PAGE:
Scientists closer to predict two dangerous heart problems

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In two studies from Cedars-Sinai, scientists are closer to predicting two important heart conditions.

One is sudden cardiac arrest, which is often fatal, and the other is increased coronary artery calcium, a marker of coronary artery disease that can lead to a heart attack.

In the cardiac arrest study, the team identified a panel of novel blood biomarkers specifically associated with sudden cardiac arrest.

These biomarkers have the potential to enhance the clinical prediction of sudden cardiac arrest—a life-threatening condition making headlines after NFL player Damar Hamlin experienced cardiac arrest mid-game earlier this month.

Sudden cardiac arrest is the sudden loss of heartbeat and affects more than 350,000 in the United States annually.

Despite an organized emergency medical response system, fewer than 10% of individuals who have a cardiac arrest will survive.

In this study, the researchers analyzed a large number of blood biomarkers obtained from survivors of sudden cardiac arrest, comparing results from one cohort of people without coronary artery disease and one cohort with the disease.

They identified a total of 26 protein biomarkers associated with sudden cardiac arrest when cases were compared to controls, of which 20 differentiated sudden cardiac arrest from coronary artery disease

In the coronary artery calcium study, researchers found that an ultrasound image of the heart can be “read” by an artificial intelligence algorithm to accurately identify whether a patient has a large amount of buildup in their coronary arteries.

Traditionally, coronary artery calcium buildup is diagnosed using CT scans, which are not available at every center, expose patients to radiation, and are costly.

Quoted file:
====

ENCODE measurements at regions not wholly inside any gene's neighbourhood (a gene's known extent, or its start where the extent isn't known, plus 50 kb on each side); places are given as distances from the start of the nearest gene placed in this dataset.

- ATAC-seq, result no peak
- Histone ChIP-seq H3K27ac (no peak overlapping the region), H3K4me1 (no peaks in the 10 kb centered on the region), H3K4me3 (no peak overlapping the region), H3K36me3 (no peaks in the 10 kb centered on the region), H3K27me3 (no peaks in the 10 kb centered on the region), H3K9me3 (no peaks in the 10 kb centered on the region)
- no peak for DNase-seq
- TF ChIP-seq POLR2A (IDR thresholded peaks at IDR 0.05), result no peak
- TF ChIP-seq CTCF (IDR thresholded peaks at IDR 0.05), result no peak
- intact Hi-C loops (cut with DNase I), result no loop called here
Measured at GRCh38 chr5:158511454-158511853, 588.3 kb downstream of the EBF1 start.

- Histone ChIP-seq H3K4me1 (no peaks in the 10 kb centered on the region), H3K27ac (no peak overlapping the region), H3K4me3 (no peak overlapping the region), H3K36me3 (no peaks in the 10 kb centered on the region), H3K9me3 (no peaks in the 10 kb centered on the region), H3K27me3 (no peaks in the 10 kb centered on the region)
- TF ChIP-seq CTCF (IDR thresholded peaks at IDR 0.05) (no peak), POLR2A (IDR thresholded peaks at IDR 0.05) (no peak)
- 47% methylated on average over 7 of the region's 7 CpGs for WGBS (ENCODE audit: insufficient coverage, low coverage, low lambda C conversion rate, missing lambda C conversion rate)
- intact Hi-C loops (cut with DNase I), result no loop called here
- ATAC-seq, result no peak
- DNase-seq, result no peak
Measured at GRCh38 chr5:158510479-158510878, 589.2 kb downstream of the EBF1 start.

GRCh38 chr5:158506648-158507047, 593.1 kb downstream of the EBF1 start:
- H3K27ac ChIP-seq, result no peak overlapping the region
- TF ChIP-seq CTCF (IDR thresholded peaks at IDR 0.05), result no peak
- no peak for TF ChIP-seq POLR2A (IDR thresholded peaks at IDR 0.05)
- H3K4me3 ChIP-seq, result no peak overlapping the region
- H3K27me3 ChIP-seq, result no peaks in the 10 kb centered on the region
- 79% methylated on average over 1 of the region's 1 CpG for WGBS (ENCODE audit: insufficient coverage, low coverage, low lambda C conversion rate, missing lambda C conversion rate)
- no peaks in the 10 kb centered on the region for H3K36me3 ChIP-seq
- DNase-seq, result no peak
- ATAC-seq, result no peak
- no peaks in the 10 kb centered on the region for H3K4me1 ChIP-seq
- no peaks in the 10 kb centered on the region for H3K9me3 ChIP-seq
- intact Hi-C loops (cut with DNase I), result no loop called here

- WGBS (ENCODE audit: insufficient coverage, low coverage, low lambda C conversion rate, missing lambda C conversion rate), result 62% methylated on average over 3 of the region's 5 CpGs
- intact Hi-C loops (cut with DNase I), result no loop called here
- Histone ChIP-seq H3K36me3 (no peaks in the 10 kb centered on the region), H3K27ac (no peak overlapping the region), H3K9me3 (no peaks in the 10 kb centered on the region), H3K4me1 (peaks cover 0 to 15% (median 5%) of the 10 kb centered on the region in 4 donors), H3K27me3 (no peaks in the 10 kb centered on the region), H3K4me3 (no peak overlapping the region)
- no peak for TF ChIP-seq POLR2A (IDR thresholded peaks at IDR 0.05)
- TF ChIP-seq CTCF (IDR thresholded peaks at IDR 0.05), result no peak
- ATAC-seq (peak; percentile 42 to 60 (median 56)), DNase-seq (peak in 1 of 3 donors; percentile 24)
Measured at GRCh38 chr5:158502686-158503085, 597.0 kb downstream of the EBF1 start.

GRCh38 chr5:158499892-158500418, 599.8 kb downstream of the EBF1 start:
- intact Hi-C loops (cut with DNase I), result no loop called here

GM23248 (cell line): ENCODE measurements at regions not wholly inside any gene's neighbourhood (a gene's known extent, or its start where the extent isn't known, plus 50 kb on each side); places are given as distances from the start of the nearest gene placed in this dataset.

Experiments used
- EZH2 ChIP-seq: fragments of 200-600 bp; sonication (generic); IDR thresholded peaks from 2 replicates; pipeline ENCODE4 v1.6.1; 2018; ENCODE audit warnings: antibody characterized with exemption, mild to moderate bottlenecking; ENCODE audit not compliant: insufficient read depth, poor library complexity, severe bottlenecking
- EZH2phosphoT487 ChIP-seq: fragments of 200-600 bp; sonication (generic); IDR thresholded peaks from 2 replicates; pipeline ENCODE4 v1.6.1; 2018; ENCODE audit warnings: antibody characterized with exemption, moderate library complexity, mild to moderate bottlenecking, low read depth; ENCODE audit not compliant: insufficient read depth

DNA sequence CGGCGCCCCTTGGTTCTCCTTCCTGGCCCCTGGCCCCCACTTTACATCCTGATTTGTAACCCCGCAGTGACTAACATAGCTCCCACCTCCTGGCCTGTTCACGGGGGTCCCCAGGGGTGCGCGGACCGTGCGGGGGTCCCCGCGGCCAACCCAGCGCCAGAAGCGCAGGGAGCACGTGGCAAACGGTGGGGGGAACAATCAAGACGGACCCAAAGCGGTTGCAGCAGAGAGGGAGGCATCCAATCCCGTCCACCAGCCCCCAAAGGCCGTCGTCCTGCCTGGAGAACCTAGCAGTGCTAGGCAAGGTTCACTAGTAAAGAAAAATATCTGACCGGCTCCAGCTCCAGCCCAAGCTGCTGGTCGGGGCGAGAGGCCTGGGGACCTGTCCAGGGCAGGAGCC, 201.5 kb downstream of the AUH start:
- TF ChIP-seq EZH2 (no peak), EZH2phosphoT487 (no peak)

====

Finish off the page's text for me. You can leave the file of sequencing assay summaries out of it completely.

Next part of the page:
On the other hand, heart ultrasounds—also called echocardiograms—can be done in a clinic or doctor’s office, do not produce radiation, and tend to be much less expensive.

The team found that echocardiograms, when interpreted with our AI software, can predict coronary artery calcium and predict heart attack risk nearly as well as CT scans.

This proved true even in cases where the naked eye of an expert reader sees the ultrasound image of the heart as appearing fairly normal.

Using a dataset of 2,881 echocardiogram images, the team trained a video-based artificial intelligence tool to predict coronary artery calcium scores.

Scores range from zero—representing a “perfect” score with no indication of coronary artery calcium buildup—to more than 2,000, a poor prognosis for individuals, representing a high risk of heart attack and coronary artery disease.

If you care about heart health, please read studies that apple juice could benefit your heart health, and Yogurt may help lower the death risks in heart disease.

For more information about heart health, please see recent studies about statin drugs that can do double duty on heart disease and cancer, and results showing this hormone may reduce irregular heartbeat and inflammation.

The studies were conducted by Sumeet Chugh et al and published in Heart Rhythm and the Journal of the American Society of Echocardiography.

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